Moore candidates under the spotlight

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Moore MLA Shane Love answers residents’ questions at a meeting held in Guilderton on Monday, February 13. Pictures: Anita McInnes

THE state of roads, concerns about trucks hauling lime sand, the lack of police in the area and the difficulty getting enough volunteers to provide St John Ambulance services in the electorate of Moore were all raised at a meeting in Guilderton this week.

The meeting at the Guilderton Community Hall was held to allow residents to put their questions and concerns to candidates running in the electorate of Moore, which includes the Shire of Gingin, in the March 11 State Election.

WA Labor candidate for Moore Barni Norton as an ambulance volunteer she knew there were not enough overtaking lanes on Moore roads many of which were corrugated making it difficult to transport patients.

While complaining about the lack of police numbers in the area a Redfern Park resident said it was all very well to have the police adverts on TV saying how wonderful the police were when there were no police in Guilderton.

Liberal candidate for Moore and former policeman Darren Slyns said it was difficult to have police in every country town and there were finite policing resources.

Liberal candidate for Moore Darren Slyns at the Guilderton Community Hall meeting.
Liberal candidate for Moore Darren Slyns at the Guilderton Community Hall meeting.

Moore MLA Shane Love, who was elected when Grant Woodhams retired, said there would be more pressure on police, nursing and government services unless the state found another source of revenue – referring of course to his National Party leader Brendon Grylls election promise to introduce a new tax on mining companies  Rio Tinto and BHP Billiton.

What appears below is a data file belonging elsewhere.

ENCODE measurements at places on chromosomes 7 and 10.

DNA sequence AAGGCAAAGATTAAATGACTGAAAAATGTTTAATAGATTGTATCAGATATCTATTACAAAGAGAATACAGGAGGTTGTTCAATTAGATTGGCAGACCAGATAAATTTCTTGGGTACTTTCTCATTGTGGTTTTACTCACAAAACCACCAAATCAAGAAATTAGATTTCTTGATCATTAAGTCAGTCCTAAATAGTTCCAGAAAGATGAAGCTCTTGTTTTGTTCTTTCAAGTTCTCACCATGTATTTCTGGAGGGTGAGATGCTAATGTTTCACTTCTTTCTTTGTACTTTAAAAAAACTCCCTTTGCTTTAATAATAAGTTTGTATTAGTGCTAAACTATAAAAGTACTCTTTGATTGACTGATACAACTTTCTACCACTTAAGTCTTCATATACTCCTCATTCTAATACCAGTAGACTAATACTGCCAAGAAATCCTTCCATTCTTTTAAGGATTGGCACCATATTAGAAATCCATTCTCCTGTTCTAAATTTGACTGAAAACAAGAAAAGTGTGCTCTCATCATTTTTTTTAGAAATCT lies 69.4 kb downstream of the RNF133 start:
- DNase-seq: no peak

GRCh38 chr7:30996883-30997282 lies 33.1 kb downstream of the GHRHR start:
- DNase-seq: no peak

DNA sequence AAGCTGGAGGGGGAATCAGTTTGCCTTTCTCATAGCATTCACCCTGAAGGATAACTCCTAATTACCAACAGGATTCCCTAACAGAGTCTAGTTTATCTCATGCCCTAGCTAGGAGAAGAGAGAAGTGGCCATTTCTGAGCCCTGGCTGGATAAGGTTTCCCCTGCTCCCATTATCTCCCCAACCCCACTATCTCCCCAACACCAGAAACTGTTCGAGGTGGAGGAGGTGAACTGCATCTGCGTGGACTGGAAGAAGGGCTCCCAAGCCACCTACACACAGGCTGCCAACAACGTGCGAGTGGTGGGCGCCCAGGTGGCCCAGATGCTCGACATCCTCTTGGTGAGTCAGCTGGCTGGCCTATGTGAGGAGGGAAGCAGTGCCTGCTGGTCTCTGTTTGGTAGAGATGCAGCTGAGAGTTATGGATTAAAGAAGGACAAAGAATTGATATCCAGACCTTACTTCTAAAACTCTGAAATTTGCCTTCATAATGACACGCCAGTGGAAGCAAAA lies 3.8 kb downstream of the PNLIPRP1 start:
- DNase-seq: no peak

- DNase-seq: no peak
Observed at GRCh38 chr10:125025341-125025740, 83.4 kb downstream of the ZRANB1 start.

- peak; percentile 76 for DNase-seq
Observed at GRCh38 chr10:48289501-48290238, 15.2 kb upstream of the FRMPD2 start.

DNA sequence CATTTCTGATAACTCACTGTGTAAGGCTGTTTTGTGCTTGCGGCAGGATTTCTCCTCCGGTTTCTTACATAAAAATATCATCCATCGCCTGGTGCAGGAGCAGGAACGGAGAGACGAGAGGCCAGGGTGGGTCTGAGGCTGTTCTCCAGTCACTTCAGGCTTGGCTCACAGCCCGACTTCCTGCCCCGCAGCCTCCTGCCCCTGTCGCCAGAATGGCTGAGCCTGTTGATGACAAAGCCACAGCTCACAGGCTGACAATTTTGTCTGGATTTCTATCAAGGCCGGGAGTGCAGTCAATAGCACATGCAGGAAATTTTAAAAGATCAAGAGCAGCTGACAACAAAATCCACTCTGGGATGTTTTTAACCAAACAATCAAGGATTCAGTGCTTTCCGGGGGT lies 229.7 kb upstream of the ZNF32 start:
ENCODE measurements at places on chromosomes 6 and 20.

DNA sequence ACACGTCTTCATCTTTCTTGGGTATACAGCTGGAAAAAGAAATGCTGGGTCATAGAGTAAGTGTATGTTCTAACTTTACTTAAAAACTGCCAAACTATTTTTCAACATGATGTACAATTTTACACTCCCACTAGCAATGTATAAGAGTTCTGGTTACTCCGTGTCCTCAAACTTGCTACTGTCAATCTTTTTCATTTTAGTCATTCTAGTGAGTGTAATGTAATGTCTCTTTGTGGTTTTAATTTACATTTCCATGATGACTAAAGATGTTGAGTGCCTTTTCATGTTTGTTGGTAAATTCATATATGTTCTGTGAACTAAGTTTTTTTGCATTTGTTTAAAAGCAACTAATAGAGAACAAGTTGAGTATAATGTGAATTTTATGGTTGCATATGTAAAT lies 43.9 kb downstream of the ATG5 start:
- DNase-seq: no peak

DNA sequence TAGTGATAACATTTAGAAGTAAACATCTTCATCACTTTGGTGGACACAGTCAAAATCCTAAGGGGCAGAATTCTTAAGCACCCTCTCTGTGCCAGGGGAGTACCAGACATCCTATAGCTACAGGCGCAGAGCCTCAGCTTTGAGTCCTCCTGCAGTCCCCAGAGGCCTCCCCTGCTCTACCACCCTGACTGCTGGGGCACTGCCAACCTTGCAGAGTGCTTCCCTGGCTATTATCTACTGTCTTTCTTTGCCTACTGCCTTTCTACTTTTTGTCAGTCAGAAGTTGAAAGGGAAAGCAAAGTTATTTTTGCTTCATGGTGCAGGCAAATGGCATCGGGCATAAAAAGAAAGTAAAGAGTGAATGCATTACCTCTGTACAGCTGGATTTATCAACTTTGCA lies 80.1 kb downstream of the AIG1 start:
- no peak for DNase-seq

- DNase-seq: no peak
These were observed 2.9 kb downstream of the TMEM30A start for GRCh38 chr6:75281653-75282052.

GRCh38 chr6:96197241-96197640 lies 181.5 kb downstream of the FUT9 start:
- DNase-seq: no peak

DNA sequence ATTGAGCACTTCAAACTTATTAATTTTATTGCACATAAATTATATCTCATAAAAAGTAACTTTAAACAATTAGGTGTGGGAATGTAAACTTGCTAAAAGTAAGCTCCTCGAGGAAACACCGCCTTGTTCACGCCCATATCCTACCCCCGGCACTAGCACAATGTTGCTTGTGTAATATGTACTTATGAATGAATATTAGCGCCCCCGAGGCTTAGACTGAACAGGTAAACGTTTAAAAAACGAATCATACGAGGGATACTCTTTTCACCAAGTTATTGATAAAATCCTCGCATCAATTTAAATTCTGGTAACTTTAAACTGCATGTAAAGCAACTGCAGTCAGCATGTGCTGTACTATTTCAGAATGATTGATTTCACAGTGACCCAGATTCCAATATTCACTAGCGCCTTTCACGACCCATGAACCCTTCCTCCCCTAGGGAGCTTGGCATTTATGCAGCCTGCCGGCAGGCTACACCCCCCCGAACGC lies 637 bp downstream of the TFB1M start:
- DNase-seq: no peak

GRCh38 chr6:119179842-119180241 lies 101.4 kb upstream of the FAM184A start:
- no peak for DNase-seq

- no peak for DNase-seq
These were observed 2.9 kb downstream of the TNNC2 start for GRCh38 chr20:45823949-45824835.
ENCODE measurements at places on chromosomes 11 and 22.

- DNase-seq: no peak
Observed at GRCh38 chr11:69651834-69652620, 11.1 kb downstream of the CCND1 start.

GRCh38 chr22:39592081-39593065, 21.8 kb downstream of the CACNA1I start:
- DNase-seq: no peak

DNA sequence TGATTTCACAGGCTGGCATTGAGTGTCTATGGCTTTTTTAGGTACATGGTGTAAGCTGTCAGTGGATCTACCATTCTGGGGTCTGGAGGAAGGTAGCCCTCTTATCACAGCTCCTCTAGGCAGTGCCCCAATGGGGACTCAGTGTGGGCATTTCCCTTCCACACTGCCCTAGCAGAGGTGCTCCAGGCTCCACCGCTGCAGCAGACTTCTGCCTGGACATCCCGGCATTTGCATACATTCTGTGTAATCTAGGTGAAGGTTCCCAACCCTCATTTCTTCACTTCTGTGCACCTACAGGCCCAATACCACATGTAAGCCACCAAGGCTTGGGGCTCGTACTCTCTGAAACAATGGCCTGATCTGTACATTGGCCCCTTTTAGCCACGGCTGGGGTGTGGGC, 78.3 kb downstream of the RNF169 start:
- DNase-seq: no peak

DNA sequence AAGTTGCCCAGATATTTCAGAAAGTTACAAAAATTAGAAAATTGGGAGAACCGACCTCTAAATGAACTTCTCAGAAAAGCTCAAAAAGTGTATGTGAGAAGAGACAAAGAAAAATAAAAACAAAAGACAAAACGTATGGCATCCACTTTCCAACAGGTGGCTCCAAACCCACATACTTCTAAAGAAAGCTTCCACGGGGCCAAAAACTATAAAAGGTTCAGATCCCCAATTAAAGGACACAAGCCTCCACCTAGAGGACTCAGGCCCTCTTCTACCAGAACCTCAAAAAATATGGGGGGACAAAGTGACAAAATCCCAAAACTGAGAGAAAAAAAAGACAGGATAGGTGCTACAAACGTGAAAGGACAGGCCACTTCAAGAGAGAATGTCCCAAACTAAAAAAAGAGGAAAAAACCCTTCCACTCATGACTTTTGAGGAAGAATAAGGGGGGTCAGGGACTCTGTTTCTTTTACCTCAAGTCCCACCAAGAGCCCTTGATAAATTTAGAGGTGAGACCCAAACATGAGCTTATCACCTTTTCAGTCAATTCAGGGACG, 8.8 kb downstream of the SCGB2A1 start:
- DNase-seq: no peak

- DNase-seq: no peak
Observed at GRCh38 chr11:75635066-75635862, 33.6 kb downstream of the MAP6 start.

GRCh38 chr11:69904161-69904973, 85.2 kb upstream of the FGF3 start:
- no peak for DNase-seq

Pauline Hanson’s One Nation candidate Jim Kelly said he would lobby for more police for the area.

Ms Norton said she would encourage people to use social media to help police do their job and to look out for each other.

Mr Slyns said if introduced the Nationals policy would discriminate against two companies  focusing on a largely redundant tax while forgetting all the other taxes they paid.

People are saying to me companies should be paying more tax but now is not the right time,’’ he said.”

A Woodridge resident said the area needed a full-time ambulance service as sometimes the ambulance could not leave the depot as they couldn’t get crew.

Mr Love said outside the metropolitan area the St John Ambulance structure was volunteer-based.

He said the Royalties for Regions program supported ambulance services outside the metropolitan area.

On the game-changing preference deal between the Liberal Party and One Nation Mr Kelly said it was up to voters to decide their own preferences.